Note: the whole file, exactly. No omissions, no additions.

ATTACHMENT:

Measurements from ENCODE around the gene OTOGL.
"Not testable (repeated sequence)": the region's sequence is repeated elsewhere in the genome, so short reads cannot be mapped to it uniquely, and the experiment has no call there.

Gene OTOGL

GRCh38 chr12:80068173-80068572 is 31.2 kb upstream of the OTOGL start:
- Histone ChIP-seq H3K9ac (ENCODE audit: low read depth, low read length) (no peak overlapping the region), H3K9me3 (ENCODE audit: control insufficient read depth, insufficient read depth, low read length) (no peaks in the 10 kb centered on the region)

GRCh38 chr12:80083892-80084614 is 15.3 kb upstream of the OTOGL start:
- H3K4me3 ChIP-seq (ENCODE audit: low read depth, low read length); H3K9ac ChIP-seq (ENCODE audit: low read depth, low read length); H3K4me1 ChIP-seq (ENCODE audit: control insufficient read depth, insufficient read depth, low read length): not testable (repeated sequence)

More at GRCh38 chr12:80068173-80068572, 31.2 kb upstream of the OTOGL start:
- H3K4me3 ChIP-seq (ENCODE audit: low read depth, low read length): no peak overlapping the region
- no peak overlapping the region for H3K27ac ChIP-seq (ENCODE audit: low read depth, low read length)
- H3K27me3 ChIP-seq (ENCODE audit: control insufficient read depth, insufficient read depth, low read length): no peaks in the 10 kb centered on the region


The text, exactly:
Measurements from ENCODE around the gene OTOGL.
"Not testable (repeated sequence)": the region's sequence is repeated elsewhere in the genome, so short reads cannot be mapped to it uniquely, and the experiment has no call there.

Gene OTOGL

GRCh38 chr12:80068173-80068572 is 31.2 kb upstream of the OTOGL start:
- Histone ChIP-seq H3K9ac (ENCODE audit: low read depth, low read length) (no peak overlapping the region), H3K9me3 (ENCODE audit: control insufficient read depth, insufficient read depth, low read length) (no peaks in the 10 kb centered on the region)

GRCh38 chr12:80083892-80084614 is 15.3 kb upstream of the OTOGL start:
- H3K4me3 ChIP-seq (ENCODE audit: low read depth, low read length); H3K9ac ChIP-seq (ENCODE audit: low read depth, low read length); H3K4me1 ChIP-seq (ENCODE audit: control insufficient read depth, insufficient read depth, low read length): not testable (repeated sequence)

More at GRCh38 chr12:80068173-80068572, 31.2 kb upstream of the OTOGL start:
- H3K4me3 ChIP-seq (ENCODE audit: low read depth, low read length): no peak overlapping the region
- no peak overlapping the region for H3K27ac ChIP-seq (ENCODE audit: low read depth, low read length)
- H3K27me3 ChIP-seq (ENCODE audit: control insufficient read depth, insufficient read depth, low read length): no peaks in the 10 kb centered on the region